Hurt Locker’s Mass BitTorrent Lawsuit Wounds ‘Bystanders’

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hurtEarlier today we already wrote about the lawsuit that The Hurt Locker makers filed against 24,583 alleged BitTorrent users.

As it turns out they sued a dead person, which could be an indication that the defendant didn’t download anything at all.

But that’s just the tip of the iceberg really.

Since the lawyers have started sending out subpoenas many defendants have written to the court claiming their innocence.

Ironically, many of them give away their personal details themselves, something a defendant should never do. By doing so they are basically turning themselves in, as the lawyers don’t really care whether they downloaded anything or not. They want your money either way.

It wouldn’t surprise us if these people who signed their full name under the letter to the court , will be the first to receive a settlement offer.

Below is a collection of a few of the responses the court received from Hurt locker defendants recently, collected by ARS.

The Pinestead Reef Resort in Traverse City, Michigan:

We object to the suit given the fact that we operate a Timeshare resort named Pinstead Brief Resort that is 46 units all of which have a Wi-Fi connection using our IP address. We have numerous users at various times and are unable to monitor or control what they are doing on the computer in their room… I can assure you that the movie was not downloaded from any of the 5 computers that we use in our office on a daily basis.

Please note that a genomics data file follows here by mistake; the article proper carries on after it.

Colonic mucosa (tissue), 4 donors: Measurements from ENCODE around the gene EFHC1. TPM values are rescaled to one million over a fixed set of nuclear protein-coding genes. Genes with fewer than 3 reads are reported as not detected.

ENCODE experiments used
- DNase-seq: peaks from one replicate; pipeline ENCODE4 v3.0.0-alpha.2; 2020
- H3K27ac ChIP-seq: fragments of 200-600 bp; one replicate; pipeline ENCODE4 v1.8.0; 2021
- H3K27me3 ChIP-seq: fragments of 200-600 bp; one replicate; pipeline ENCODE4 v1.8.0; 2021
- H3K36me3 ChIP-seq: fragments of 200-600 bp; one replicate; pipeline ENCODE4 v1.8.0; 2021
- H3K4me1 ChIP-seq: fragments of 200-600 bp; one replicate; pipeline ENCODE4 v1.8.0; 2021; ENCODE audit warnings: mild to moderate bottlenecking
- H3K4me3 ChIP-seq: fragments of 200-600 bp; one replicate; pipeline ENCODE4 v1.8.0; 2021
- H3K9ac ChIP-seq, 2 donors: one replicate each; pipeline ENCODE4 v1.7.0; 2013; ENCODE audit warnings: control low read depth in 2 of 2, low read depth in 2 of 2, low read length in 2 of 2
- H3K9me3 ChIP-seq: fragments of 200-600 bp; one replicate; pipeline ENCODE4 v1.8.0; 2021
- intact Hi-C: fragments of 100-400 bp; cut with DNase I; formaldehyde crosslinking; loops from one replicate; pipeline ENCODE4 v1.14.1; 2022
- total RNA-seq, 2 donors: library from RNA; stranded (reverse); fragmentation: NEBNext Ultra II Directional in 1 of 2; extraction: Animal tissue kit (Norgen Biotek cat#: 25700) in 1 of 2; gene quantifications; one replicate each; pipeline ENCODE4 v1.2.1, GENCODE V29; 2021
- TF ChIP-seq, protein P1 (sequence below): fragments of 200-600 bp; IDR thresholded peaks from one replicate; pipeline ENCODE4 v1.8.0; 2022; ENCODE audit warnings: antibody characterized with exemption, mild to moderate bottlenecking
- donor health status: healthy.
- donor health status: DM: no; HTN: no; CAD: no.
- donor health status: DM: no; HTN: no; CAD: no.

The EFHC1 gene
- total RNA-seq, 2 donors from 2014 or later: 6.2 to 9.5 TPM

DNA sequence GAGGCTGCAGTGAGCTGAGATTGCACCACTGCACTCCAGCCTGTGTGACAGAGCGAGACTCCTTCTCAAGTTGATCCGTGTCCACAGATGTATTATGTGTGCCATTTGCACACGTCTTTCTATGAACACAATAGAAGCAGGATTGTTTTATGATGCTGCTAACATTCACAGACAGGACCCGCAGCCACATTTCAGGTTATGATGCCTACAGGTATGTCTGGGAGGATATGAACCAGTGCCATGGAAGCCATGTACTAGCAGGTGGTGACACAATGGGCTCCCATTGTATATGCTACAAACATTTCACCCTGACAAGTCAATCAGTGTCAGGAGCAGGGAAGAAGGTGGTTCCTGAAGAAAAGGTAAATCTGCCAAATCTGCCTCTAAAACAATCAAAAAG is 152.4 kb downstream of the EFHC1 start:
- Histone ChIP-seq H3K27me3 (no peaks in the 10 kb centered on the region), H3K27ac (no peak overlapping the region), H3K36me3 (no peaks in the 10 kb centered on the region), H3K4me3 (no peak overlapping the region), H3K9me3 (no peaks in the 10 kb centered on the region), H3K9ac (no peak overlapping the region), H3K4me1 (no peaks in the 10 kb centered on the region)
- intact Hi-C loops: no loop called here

Michelle from Farmington, Minnesota:

I did not download this movie. I had a wireless router on my computer at the time the Plaintiff alleges that their movie was downloaded by my IP address. Charter had notified me at that time that the download may have been done from my IP address and I removed the wireless router to avoid any further activity.

Steven from Cleveland, Tennessee:

I have no idea why my account info/IP address is associated with this action. I have not downloaded nor certainly have not [sic] distributed any copyrighted material such as “Hurt Locker,” named in this action.

MidAtlanticBroadband Hospitality Services of Baltimore, Maryland:

MidAtlanticBroadband Hospitality Services is filing an objection to provide information as our information is irrelevant, as we are not the end-user nor do we have any information related to the actual usage of this IP address.

Ryan from Waunakee, Wisconsin:

I have no knowledge of the alleged movie download. I had a problem with my network security settings in the past which has recently been upgraded and password-protected. I am sorry for any damages or misfortune the Plaintiff has incurred.

A woman named Sarah, no address given:

I am objecting to the disclosure and release of my identifying information by Charter Communications Inc. on the grounds that I’m not the owner nor have I ever owned the computer with the MAC IP address [sic] that they are claiming illegally downloaded the copyrighted work. When this download took place I was living in a college apartment with roommates and we all shared the wireless network. I had opened the account and my roommates each paid me a portion of the monthly bill since we all shared the same wireless network. When I contacted Charter Communications Inc. regarding the subpoena to inform them they had the wrong person named for the download they said it could have been anyone in the apartment complex and that I was named as a potential defendant due to my being the one that set up the account.